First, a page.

I'm off this week. The time I usually use to write this column has to be spent at a 3-day conference, so instead of not writing anything, I've decided to indulge in some SHAMELESS SELF-PROMOTION instead. I figure I've spent more than a year promoting other people's work almost every week, so what the hell, might as well do this rather than not have a column today.
So there was all this talk lately about Alan Moore saying he's turning his back on superheroes once and for all. Well, here's the last superhero comic he read that he liked.
I wrote it.
LA MUSE was drawn by Spanish artist Hugo Petrus and coloured by -3-. That's his nickname. It's not the number of the graphic novel. The book is completely self-contained without a previous book or one after.
This is what Alan Moore said about it, which we put on the back cover:
Fast, stylish, sexy, intelligent and above all, contemporary, the purveyors of today's sprawling superhero culture would do well to read Adi Tantimedh and Hugo Petrus' LA MUSE and learn how to do these things properly.
A genuinely accomplished, imaginative and original piece of work.
It was interesting to read what Alan said about current superhero stories mainly being about being power fantasies rather than imagination. I had those thoughts myself when I decided to write LA MUSE. I was also tired of the increasingly po-face angst that passes for depth in superhero stories these days. Where are the laughs? I was tired of female characters being portrayed as joyless and moody. I was especially tired of the convention of most superhero stories where the superhero has awesome powers and feels guilt about it – let's be honest here, anyone who gets a world-class superpower would fucking love it. I hate that Sex in superhero comics is portrayed as puerile and as something the women frequently get punished for. I was tired of superhero stories where someone as powerful as Superman doesn't change the world, which is where I think a lot of them aren't thought through properly. I decided to write a "superhero in the real world" story that takes the internet, politics and celebrity culture into account, since very few of them do, which still baffles me. I also wanted to sneak in the notion that the "superhero" wasn't necessarily a good idea or the good guy in the story.
You can read LA MUSE and compare it with all the superhero comics being hyped right now. As Borges said, books are pretty much in dialogue with and reaction to each other after all.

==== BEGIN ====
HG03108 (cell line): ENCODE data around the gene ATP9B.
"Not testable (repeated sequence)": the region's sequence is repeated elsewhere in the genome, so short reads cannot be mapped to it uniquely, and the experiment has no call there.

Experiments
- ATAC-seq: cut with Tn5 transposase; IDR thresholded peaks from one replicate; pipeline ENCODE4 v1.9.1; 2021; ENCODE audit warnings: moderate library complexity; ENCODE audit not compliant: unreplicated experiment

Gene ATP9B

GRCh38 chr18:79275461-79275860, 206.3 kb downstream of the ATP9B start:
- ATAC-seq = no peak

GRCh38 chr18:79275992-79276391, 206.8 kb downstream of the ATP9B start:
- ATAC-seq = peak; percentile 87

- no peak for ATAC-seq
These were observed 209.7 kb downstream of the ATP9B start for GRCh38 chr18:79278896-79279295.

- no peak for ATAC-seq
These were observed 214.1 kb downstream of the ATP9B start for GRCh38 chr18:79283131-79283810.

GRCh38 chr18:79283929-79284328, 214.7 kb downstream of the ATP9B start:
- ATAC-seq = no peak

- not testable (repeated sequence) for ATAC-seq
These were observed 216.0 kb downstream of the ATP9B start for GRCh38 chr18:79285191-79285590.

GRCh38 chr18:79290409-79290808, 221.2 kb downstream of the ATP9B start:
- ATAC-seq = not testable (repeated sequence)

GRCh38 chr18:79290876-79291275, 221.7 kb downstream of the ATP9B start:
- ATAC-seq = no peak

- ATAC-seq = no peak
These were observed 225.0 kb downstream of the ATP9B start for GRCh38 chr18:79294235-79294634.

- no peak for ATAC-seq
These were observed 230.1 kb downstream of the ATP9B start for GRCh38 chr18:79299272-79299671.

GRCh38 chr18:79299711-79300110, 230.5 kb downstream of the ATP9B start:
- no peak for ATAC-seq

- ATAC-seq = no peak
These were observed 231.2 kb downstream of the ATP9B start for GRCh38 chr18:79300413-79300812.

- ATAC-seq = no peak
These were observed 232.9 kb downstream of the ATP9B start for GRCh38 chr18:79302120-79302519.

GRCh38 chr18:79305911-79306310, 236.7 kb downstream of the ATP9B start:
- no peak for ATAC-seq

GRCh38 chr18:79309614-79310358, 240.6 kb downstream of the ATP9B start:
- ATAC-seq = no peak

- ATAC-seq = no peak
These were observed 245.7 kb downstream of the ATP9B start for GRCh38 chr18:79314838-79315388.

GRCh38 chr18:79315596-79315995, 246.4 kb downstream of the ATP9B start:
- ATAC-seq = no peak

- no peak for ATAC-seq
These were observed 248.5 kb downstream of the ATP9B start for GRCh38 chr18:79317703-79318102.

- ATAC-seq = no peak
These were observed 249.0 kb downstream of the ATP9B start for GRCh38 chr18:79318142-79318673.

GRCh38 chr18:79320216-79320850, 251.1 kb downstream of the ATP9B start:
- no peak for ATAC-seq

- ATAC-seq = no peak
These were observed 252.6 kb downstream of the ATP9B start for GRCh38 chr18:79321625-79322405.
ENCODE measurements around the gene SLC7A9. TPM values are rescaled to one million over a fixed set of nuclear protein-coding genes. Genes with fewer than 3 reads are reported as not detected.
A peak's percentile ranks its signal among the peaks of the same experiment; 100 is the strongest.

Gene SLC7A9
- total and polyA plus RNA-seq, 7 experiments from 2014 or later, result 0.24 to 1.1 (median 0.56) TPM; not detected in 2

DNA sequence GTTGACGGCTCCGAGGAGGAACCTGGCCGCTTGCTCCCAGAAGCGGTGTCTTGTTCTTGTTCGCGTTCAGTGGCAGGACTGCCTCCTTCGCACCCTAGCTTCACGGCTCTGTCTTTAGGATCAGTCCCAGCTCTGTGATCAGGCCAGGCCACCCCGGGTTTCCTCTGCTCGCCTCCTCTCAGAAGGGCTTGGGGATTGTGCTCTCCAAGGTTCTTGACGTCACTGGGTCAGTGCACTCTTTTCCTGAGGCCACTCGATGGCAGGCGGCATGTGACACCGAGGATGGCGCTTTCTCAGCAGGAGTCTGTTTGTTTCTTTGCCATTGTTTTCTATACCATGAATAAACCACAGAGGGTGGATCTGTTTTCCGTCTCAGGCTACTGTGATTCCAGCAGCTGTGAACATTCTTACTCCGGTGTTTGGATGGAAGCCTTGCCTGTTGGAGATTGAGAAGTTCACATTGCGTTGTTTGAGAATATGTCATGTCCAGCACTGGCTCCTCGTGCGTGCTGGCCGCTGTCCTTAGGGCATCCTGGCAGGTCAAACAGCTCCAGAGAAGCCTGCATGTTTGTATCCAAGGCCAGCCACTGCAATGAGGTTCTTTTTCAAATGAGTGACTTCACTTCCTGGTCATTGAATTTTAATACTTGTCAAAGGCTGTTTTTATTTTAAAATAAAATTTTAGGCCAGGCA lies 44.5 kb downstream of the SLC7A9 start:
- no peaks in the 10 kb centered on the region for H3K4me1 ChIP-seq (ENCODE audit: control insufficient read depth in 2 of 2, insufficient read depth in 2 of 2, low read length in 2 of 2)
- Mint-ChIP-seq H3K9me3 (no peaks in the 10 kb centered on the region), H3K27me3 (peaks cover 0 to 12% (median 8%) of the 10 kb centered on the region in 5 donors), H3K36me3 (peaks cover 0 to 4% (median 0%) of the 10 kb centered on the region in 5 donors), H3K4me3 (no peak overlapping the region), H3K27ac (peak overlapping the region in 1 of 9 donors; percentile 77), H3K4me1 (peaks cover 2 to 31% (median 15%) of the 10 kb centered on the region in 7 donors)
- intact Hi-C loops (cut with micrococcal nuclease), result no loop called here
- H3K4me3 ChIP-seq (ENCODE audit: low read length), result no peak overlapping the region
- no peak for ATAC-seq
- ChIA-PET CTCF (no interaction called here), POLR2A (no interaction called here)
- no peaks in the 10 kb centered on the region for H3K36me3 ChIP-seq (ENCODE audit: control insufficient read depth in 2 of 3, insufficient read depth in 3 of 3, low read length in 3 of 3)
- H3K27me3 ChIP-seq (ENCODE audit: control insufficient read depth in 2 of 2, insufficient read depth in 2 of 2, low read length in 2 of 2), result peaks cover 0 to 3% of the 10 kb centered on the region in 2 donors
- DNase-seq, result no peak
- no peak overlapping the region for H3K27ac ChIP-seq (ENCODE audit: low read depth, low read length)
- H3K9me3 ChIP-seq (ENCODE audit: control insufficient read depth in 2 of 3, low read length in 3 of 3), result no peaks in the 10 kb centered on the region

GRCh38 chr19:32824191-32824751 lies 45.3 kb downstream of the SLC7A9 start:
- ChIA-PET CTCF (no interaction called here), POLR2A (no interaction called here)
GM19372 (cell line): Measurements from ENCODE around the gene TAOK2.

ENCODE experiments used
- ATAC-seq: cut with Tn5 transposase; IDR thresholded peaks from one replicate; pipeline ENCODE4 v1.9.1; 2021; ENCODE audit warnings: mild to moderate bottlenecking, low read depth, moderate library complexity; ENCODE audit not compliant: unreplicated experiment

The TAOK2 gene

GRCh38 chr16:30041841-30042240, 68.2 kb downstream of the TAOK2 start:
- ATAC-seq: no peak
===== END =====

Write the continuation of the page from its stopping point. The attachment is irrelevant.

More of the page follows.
LA MUSE was originally serialized on Big Head Press' website weekly, and I would have been perfectly happy to keep the whole book on the web, but they decided after the book concluded, perhaps rightly, to just offer the first chapter of the book on the site as a preview to entice people to buy it. That's 224 pages in full colour for $19.95 or less.
One of my greatest moments of joy was when right-winger Mike Baron wrote a review condemning the book in exactly the ways I expected someone like him would, including totally missing that the story was comedy. That put me in a good mood for a whole week. I don't have the link here and I'm too distracted to google for it. I'm sure you can find it if you really want to read it.
Anyway, if you want to buy LA MUSE, you can ask your comic shop to order it, or you can order it from amazon. In fact, Big Head Press has provided a retail page that links to both Amazon and Barnes and Noble. It's also available in the UK from Amazon's UK page.
Big Head Press will have their own table at SDCC and will be selling copies of LA MUSE as well. I won't be there, though, as I'm busy elsewhere. They're an interesting publisher, Big Head. They may publish libertarian-theme science fiction comics by L. Neil Smith, and a horror comic by Mike Baron, but they also publish me and Steven Grant's funny and snarky ODYSSEUS THE REBEL.
With that, I'm off for three days of lectures and trying to avoid identity theft.
Normal service will resume next week.
Off preparing notes at firstname.lastname@example.org
© Adisakdi Tantimedh